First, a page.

I thought the Lee orcas were lost and/or dying. Fair point though about the scottish pod. My point is that these animals seem to pass by Ireland on their way to somewhere else. Why are there no resident populations?
It turns out that sea turtles have always been reasonably well known to local fishermen around the SW coast during summer, even though the sightings were rarely recorded. These unfortunately go belly up very quickly being a warm water species. You can't say that because an animal has been sighted, that therefore they "live" here.
Resident populations when talking about Orca, and GWs for that mater, is a very vague term.
A resident pod of Orca could take in an area that stretches from say the coast off of Cork to the coast off of Southampton in England. So the chances of seeing them on even a weekly basis is slim. As their food moves, so do they.
Also Orca are broken into a few groups, with the resident types being only one term.
There are off shore Orca too and transients. The latter grouping has had tagged whales seen in California, then found off of our coast and later found up around greenland, so they do not stay in the one area for long spells.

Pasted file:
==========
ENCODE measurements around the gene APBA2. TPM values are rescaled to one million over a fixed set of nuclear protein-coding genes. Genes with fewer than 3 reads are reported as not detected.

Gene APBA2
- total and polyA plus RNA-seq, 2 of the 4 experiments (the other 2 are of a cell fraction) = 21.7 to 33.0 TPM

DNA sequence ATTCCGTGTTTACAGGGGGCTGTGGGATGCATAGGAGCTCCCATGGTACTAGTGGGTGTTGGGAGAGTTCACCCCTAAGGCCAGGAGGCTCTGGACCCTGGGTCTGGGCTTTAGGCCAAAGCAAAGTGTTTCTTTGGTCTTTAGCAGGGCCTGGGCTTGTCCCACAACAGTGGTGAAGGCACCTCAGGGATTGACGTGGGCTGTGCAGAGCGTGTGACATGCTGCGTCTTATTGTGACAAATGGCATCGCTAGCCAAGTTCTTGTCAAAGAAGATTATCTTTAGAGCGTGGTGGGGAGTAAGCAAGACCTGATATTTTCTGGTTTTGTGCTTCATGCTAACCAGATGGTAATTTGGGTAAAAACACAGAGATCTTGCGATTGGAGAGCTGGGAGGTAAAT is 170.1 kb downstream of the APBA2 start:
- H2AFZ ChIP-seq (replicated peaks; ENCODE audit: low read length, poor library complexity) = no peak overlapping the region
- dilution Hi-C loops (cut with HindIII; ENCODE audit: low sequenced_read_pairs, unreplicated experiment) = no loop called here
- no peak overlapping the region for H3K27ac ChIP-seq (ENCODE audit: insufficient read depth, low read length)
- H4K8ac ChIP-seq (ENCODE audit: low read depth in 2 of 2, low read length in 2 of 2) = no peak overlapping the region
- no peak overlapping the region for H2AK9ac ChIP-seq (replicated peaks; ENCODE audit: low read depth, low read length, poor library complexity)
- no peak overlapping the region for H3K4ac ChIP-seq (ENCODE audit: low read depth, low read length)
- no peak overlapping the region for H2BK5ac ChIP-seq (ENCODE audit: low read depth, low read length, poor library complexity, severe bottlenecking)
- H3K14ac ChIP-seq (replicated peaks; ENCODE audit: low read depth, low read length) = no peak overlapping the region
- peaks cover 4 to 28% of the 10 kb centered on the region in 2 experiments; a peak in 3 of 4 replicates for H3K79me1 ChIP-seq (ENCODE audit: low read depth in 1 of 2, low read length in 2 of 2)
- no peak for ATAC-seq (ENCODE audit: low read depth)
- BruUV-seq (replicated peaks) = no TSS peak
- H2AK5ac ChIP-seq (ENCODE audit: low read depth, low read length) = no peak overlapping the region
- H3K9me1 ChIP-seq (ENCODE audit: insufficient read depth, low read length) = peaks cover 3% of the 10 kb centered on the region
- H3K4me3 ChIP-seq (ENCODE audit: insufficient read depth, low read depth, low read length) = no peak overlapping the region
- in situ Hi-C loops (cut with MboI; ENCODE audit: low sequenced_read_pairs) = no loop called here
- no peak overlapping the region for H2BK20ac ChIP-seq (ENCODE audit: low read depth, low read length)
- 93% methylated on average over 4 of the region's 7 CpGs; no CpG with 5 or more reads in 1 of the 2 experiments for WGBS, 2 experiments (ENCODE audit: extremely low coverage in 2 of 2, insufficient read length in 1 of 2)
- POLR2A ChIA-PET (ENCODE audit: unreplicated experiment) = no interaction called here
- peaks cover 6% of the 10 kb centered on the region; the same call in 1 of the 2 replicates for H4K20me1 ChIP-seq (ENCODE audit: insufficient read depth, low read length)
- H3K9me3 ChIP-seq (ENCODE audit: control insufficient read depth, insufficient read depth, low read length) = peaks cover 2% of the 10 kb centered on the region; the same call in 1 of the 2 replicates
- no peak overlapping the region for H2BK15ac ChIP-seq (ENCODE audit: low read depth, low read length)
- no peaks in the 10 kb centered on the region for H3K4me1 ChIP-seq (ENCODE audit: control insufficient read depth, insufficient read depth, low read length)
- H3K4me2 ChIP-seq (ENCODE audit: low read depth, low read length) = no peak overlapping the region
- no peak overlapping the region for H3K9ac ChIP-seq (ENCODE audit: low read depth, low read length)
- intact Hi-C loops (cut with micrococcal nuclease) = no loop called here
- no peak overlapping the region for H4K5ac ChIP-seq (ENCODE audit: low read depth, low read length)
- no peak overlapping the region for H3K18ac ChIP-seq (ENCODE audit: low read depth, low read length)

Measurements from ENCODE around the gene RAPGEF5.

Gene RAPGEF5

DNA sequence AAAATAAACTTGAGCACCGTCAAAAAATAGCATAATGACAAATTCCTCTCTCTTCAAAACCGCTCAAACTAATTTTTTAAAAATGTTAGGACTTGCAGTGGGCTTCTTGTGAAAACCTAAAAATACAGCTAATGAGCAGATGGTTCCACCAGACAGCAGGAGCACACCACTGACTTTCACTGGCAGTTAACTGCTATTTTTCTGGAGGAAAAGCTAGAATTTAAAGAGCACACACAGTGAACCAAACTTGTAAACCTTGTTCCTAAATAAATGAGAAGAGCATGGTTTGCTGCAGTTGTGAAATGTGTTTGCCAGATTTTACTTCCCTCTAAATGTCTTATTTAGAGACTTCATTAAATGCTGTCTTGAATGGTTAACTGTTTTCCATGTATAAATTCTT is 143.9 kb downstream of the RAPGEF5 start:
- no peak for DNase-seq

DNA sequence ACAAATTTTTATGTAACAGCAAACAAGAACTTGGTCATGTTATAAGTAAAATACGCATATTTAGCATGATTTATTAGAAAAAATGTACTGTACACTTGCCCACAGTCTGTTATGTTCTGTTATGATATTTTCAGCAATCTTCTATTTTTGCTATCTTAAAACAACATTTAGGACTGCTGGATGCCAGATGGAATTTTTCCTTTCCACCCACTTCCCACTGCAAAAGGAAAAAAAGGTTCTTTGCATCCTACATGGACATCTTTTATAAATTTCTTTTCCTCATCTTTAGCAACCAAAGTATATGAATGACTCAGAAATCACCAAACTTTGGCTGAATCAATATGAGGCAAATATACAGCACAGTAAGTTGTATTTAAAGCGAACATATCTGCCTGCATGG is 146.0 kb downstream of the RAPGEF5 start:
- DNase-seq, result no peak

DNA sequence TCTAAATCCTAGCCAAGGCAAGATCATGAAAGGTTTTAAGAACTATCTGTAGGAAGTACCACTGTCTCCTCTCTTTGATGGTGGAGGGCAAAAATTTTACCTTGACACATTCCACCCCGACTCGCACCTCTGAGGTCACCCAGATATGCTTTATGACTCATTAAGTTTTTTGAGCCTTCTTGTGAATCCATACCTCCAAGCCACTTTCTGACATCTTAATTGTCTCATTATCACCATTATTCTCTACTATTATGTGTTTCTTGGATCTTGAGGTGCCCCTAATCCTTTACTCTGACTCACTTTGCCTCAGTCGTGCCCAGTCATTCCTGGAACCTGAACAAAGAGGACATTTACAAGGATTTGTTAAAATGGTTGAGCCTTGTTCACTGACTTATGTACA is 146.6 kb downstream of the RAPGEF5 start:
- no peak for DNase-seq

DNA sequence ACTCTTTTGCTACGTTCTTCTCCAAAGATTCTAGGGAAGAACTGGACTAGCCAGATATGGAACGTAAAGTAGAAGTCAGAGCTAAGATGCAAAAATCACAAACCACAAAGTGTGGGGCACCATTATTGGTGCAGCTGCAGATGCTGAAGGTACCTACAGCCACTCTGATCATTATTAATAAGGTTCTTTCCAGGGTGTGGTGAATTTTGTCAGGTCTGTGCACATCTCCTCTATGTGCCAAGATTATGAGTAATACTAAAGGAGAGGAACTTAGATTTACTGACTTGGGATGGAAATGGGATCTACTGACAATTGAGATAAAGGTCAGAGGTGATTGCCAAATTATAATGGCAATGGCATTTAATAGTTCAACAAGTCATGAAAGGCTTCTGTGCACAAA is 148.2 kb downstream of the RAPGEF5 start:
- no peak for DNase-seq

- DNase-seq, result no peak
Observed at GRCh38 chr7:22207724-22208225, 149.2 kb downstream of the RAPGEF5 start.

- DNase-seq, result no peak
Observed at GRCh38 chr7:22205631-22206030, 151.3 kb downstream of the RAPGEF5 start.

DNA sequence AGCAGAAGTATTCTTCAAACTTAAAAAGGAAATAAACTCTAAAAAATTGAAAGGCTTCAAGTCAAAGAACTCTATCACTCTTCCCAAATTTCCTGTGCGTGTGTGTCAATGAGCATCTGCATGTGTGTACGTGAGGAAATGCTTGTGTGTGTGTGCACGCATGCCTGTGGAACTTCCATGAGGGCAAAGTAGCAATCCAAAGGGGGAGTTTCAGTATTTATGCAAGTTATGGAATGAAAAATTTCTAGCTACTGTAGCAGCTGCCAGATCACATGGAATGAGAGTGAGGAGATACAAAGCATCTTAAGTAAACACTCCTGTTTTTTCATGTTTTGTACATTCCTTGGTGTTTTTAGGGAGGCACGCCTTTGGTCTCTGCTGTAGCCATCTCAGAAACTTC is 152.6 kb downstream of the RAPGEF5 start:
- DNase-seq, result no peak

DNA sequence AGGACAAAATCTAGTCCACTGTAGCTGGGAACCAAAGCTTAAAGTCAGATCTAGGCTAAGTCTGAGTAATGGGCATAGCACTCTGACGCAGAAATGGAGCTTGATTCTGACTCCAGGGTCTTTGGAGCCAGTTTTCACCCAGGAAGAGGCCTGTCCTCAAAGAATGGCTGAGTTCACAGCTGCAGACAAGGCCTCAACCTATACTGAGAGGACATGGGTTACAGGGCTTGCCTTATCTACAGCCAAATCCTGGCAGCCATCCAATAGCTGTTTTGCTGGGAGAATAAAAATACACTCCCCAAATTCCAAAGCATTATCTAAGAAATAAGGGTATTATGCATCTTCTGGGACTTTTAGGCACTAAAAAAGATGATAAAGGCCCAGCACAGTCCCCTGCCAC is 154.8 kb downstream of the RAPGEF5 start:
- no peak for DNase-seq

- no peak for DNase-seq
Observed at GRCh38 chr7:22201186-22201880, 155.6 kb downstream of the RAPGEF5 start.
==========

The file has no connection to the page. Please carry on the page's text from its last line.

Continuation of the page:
Plus resident Orca, even in Ireland, are not normally feeding so close to shore that the naked eye can see them. They are normally a number of miles off shore. So unles you know that they are in the area and you take a boat out at exactly the right time, you will not see them.
Which leads to people thinking that they are not there at all, and that if they are spotted, that it is a rare thing that they are in Irish waters.
Take the Farallon Island area that I mentioned in an earlier post.
It is known as one of the most heavily populated areas for great whites on the planet, and is known for resident Orca. Yet there are spells each year where a great white may not be sighted by researchers for weeks and even months on end, and the same goes for their Orca population, despiet both groups being known as resident in the area.
Basically all it boils down to is the supply of food. The prey moves and the predators follow, and giving that both prey and predator are less constrained in terms of range than their terrestrial counterparts, then the range at which they can travel, and still be regarded as resident, is considerably larger.
As stated earlier in this thread, Atlantic Great Whites are not known to predate on seals to any great degree, they specilize on fish prey, with the deep swimming six gill shark being one of their main prey species. So why would they be seen near the surface or near the shore?